Have you ever heard of a 3-4-5 triangle? It is a right-angled triangle with sides of length 3 and 4 and 5. It looks like this:

The neat thing about this triangle is that the sides are all whole numbers. This is not always the case for right-angled triangles. For example, a triangle with sides of length 2 and 3 has a hypotenuse (the side across from the right angle) of length 3.6.

A set of whole numbers like (3, 4, 5) that create a right-angled triangle is called a Pythagorean triple. How many triples are there? Well, a triple has to be a right-angled triangle. One way to check if you can construct a right-angled triangle from 3 numbers is to plug the numbers into the Pythagorean Theorem.

Since both sides are equal, (3, 4, 5) is a triple. However, consider (4, 5, 6):

Since both sides of the equation are not equal, (4, 5, 6) is not a triple. Or visually, you can see how it is impossible to make a right-triangle with those side lengths:

Ok, so we know that (3, 4, 5) is a triple, but how can we find more? A bit of investigation reveals that you can multiply each number of a triple by two and this new set will also be a triple (6, 8, 10).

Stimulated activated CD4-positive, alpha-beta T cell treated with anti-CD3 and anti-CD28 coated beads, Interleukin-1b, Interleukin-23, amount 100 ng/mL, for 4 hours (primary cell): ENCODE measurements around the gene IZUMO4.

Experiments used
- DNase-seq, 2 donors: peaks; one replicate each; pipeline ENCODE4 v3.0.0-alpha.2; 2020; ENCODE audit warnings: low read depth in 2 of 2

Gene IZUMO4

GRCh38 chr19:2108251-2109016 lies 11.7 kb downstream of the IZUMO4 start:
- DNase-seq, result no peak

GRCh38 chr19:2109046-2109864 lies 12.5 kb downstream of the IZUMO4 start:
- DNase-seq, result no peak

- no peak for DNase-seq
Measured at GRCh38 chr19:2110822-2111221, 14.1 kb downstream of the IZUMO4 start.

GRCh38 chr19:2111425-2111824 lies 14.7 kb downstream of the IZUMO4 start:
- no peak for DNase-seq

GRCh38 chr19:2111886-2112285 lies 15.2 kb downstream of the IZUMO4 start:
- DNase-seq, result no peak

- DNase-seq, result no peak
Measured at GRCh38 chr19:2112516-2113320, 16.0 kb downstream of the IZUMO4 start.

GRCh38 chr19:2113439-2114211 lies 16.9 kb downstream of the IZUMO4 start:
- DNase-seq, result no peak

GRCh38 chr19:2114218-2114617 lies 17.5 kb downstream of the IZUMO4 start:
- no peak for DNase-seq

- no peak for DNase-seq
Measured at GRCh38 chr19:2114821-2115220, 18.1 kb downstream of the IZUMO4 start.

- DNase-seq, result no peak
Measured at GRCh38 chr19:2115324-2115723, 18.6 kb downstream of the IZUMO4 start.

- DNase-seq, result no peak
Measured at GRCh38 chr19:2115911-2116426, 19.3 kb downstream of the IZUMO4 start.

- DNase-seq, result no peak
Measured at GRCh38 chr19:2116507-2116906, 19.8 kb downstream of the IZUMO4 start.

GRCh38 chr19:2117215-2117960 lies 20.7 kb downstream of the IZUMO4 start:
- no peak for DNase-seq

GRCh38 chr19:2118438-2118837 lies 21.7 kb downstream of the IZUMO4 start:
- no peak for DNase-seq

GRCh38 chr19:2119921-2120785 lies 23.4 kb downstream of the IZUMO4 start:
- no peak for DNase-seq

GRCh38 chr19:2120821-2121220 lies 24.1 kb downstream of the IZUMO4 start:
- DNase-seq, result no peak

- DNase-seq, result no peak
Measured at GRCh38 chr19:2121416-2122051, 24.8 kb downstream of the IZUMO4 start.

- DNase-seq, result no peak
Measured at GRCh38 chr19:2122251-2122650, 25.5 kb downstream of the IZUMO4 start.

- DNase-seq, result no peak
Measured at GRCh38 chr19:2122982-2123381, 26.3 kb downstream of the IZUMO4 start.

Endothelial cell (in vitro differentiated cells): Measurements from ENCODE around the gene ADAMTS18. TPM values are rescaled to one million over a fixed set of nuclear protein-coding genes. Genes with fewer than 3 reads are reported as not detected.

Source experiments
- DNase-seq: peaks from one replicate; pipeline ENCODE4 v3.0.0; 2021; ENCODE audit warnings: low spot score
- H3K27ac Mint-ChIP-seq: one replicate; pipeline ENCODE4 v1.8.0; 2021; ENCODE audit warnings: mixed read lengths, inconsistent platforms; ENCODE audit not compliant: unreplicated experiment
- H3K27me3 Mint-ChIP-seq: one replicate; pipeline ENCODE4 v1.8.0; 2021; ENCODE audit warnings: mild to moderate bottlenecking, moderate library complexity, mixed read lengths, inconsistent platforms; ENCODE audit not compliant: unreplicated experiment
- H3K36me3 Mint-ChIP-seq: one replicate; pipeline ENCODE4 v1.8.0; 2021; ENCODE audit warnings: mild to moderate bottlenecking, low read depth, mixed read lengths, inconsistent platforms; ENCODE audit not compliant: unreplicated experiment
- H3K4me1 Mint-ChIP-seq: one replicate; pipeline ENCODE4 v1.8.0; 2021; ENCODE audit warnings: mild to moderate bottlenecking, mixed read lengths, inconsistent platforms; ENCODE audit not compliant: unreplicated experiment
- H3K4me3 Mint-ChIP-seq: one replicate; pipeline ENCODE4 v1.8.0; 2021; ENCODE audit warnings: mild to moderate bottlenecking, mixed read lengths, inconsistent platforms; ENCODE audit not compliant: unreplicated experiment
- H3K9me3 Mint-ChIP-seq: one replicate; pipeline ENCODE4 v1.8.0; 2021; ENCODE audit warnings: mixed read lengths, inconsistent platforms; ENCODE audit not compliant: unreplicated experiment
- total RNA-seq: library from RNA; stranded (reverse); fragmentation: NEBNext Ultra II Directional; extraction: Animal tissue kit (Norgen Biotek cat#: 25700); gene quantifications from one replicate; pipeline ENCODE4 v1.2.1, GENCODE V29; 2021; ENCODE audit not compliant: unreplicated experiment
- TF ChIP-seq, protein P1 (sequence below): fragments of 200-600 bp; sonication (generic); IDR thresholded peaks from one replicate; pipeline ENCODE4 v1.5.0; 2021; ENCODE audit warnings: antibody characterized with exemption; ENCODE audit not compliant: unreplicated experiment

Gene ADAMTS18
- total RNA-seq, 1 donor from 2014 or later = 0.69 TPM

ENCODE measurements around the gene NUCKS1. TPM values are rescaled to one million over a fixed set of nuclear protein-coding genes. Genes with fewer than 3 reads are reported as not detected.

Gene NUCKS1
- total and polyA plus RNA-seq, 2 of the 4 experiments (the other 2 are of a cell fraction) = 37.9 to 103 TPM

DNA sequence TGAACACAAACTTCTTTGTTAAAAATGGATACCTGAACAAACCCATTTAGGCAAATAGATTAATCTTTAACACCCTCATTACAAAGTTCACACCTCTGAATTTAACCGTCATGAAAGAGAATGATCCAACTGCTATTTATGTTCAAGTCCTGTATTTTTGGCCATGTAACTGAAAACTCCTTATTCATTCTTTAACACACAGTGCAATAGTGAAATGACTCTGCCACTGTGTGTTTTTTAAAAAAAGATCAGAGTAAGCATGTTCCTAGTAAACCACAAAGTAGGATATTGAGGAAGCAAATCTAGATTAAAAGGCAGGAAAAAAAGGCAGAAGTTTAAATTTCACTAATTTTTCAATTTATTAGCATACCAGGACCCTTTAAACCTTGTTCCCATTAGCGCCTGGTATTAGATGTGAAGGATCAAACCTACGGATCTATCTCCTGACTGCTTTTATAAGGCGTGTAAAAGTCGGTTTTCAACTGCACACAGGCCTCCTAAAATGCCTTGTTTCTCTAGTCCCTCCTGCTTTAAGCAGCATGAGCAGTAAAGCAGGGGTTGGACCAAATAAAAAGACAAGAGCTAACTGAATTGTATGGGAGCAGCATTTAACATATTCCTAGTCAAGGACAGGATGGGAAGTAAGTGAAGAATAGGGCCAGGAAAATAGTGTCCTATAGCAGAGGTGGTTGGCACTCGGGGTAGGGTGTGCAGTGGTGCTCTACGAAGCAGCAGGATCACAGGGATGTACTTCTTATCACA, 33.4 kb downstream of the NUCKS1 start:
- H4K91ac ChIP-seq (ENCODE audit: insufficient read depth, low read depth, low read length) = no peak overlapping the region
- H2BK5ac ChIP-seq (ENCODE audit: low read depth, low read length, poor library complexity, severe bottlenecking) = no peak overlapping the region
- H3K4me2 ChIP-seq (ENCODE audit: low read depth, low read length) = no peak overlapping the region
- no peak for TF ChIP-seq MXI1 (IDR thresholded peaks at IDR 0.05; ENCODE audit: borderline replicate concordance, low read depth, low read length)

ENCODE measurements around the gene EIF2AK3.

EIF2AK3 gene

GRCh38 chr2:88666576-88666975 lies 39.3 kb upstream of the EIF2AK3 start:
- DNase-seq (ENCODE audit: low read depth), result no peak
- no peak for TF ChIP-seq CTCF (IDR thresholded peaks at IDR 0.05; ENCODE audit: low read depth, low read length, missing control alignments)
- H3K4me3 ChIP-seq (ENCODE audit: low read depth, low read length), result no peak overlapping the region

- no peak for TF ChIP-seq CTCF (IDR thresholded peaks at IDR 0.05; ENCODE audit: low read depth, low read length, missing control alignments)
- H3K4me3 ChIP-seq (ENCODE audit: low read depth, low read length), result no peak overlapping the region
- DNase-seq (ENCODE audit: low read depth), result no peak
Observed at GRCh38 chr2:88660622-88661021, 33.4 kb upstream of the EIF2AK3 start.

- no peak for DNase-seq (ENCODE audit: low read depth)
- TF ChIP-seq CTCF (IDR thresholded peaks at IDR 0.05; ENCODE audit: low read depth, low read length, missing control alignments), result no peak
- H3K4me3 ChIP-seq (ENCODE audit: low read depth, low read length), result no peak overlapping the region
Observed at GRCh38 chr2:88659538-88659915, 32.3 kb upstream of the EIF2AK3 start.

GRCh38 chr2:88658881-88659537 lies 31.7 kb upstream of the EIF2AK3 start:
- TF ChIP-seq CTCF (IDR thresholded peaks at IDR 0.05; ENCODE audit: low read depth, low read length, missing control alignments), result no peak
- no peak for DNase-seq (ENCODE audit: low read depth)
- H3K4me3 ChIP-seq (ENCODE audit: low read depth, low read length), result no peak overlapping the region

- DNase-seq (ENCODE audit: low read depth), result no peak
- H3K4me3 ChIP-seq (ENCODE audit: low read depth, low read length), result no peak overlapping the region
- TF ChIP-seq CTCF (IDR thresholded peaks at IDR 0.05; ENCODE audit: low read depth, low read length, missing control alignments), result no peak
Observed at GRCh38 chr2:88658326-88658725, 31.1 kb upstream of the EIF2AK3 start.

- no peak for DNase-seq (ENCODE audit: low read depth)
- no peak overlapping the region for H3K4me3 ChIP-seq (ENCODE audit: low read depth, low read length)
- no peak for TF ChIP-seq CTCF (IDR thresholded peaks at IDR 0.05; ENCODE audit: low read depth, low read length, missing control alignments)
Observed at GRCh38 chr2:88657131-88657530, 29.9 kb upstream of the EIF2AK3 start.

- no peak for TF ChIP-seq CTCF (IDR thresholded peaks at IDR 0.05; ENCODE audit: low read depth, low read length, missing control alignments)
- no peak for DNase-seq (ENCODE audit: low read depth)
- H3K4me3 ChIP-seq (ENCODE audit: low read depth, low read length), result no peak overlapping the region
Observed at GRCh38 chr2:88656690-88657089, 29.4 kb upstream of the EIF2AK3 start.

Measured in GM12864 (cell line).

What if we multiply by 3? Will (9, 12, 15) be a triple? You bet!

This pattern continues. In general, once you have found a triple, you can generate infinitely many new triples. Pretty cool. But also not cool. Because, although these new triples are new, they are actually just scaled up versions of the original triple. How could we make a different kind of triple? There just so happens to be a formula for generating new triples^{1}. What we find when we use the formula, is that each prime number (3, 5, 7, 11, 13, etc.) generates a unique triple. For example, (5, 12, 13):

Or (7, 24, 25):

Each of these new triples can be scaled up to create an infinite number of triples. However, there are also an infinite number of prime numbers. This means that there are an infinite number of triples that start with a prime, and each of these triples generates an infinite number of scaled up triples. Trippy triples.

^{1}For those of you who want to see how the formula works, here is a behind the scenes look at Pythagorean triples.

We start with the following set of three equations which relates the triples to 2 unknown variables *m* and *n*:

Consider . We can factor the RHS to get . However, A is prime, so the only factors of A are 1 and A. Thus:

Solving the above system of equations for *m* and *n* yields the following:

In this form, *m* and *n* are completely determined by A. Thus, B and C are also completely determined by A.

This tells us how to find B and C when given any prime A. It also tells us that B and C will be consecutive integers. How interesting.